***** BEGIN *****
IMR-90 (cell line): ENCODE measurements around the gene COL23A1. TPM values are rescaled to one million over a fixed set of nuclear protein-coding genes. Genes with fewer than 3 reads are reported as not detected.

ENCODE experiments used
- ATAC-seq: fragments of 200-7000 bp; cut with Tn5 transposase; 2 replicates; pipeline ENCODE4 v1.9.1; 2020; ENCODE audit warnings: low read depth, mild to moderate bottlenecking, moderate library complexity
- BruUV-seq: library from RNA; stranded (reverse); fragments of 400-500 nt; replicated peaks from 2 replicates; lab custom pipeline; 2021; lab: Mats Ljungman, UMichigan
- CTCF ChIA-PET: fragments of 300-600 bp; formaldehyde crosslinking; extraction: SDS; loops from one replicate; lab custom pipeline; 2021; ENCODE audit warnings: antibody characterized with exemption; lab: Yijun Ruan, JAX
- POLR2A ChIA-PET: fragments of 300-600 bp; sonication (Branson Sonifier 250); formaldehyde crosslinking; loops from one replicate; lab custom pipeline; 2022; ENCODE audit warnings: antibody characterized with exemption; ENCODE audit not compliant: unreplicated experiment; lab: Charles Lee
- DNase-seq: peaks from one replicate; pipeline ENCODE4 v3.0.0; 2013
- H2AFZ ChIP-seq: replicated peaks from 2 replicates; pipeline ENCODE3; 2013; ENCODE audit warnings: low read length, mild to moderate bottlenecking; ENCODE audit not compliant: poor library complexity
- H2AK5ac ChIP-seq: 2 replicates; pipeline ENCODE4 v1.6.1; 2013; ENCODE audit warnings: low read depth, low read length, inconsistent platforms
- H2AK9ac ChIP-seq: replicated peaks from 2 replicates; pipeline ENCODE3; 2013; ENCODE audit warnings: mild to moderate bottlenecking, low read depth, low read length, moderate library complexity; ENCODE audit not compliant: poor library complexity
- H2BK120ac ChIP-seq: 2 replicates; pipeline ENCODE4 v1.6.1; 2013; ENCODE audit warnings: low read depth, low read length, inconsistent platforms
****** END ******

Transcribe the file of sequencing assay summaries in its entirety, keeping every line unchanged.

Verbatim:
IMR-90 (cell line): ENCODE measurements around the gene COL23A1. TPM values are rescaled to one million over a fixed set of nuclear protein-coding genes. Genes with fewer than 3 reads are reported as not detected.

ENCODE experiments used
- ATAC-seq: fragments of 200-7000 bp; cut with Tn5 transposase; 2 replicates; pipeline ENCODE4 v1.9.1; 2020; ENCODE audit warnings: low read depth, mild to moderate bottlenecking, moderate library complexity
- BruUV-seq: library from RNA; stranded (reverse); fragments of 400-500 nt; replicated peaks from 2 replicates; lab custom pipeline; 2021; lab: Mats Ljungman, UMichigan
- CTCF ChIA-PET: fragments of 300-600 bp; formaldehyde crosslinking; extraction: SDS; loops from one replicate; lab custom pipeline; 2021; ENCODE audit warnings: antibody characterized with exemption; lab: Yijun Ruan, JAX
- POLR2A ChIA-PET: fragments of 300-600 bp; sonication (Branson Sonifier 250); formaldehyde crosslinking; loops from one replicate; lab custom pipeline; 2022; ENCODE audit warnings: antibody characterized with exemption; ENCODE audit not compliant: unreplicated experiment; lab: Charles Lee
- DNase-seq: peaks from one replicate; pipeline ENCODE4 v3.0.0; 2013
- H2AFZ ChIP-seq: replicated peaks from 2 replicates; pipeline ENCODE3; 2013; ENCODE audit warnings: low read length, mild to moderate bottlenecking; ENCODE audit not compliant: poor library complexity
- H2AK5ac ChIP-seq: 2 replicates; pipeline ENCODE4 v1.6.1; 2013; ENCODE audit warnings: low read depth, low read length, inconsistent platforms
- H2AK9ac ChIP-seq: replicated peaks from 2 replicates; pipeline ENCODE3; 2013; ENCODE audit warnings: mild to moderate bottlenecking, low read depth, low read length, moderate library complexity; ENCODE audit not compliant: poor library complexity
- H2BK120ac ChIP-seq: 2 replicates; pipeline ENCODE4 v1.6.1; 2013; ENCODE audit warnings: low read depth, low read length, inconsistent platforms